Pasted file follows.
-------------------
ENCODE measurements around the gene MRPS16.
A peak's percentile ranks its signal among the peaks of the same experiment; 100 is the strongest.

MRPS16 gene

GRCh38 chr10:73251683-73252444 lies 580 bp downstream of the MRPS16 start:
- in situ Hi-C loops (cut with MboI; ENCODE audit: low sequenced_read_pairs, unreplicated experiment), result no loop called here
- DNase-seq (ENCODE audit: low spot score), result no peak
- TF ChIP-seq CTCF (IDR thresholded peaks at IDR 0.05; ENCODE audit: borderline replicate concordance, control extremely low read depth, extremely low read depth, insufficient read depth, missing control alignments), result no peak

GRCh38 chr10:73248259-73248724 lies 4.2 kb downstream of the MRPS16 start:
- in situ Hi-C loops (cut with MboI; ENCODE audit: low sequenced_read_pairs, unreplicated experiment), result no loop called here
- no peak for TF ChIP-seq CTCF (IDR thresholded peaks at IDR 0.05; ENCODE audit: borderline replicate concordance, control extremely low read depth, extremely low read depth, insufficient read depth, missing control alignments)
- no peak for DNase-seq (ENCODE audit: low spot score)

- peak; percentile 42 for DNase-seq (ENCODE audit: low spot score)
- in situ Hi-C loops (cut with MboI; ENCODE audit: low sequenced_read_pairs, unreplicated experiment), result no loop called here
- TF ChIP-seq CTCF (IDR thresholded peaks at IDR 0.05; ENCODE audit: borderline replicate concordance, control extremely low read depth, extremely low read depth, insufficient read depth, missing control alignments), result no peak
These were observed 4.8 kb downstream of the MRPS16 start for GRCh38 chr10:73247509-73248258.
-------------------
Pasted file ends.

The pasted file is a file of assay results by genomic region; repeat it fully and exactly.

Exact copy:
ENCODE measurements around the gene MRPS16.
A peak's percentile ranks its signal among the peaks of the same experiment; 100 is the strongest.

MRPS16 gene

GRCh38 chr10:73251683-73252444 lies 580 bp downstream of the MRPS16 start:
- in situ Hi-C loops (cut with MboI; ENCODE audit: low sequenced_read_pairs, unreplicated experiment), result no loop called here
- DNase-seq (ENCODE audit: low spot score), result no peak
- TF ChIP-seq CTCF (IDR thresholded peaks at IDR 0.05; ENCODE audit: borderline replicate concordance, control extremely low read depth, extremely low read depth, insufficient read depth, missing control alignments), result no peak

GRCh38 chr10:73248259-73248724 lies 4.2 kb downstream of the MRPS16 start:
- in situ Hi-C loops (cut with MboI; ENCODE audit: low sequenced_read_pairs, unreplicated experiment), result no loop called here
- no peak for TF ChIP-seq CTCF (IDR thresholded peaks at IDR 0.05; ENCODE audit: borderline replicate concordance, control extremely low read depth, extremely low read depth, insufficient read depth, missing control alignments)
- no peak for DNase-seq (ENCODE audit: low spot score)

- peak; percentile 42 for DNase-seq (ENCODE audit: low spot score)
- in situ Hi-C loops (cut with MboI; ENCODE audit: low sequenced_read_pairs, unreplicated experiment), result no loop called here
- TF ChIP-seq CTCF (IDR thresholded peaks at IDR 0.05; ENCODE audit: borderline replicate concordance, control extremely low read depth, extremely low read depth, insufficient read depth, missing control alignments), result no peak
These were observed 4.8 kb downstream of the MRPS16 start for GRCh38 chr10:73247509-73248258.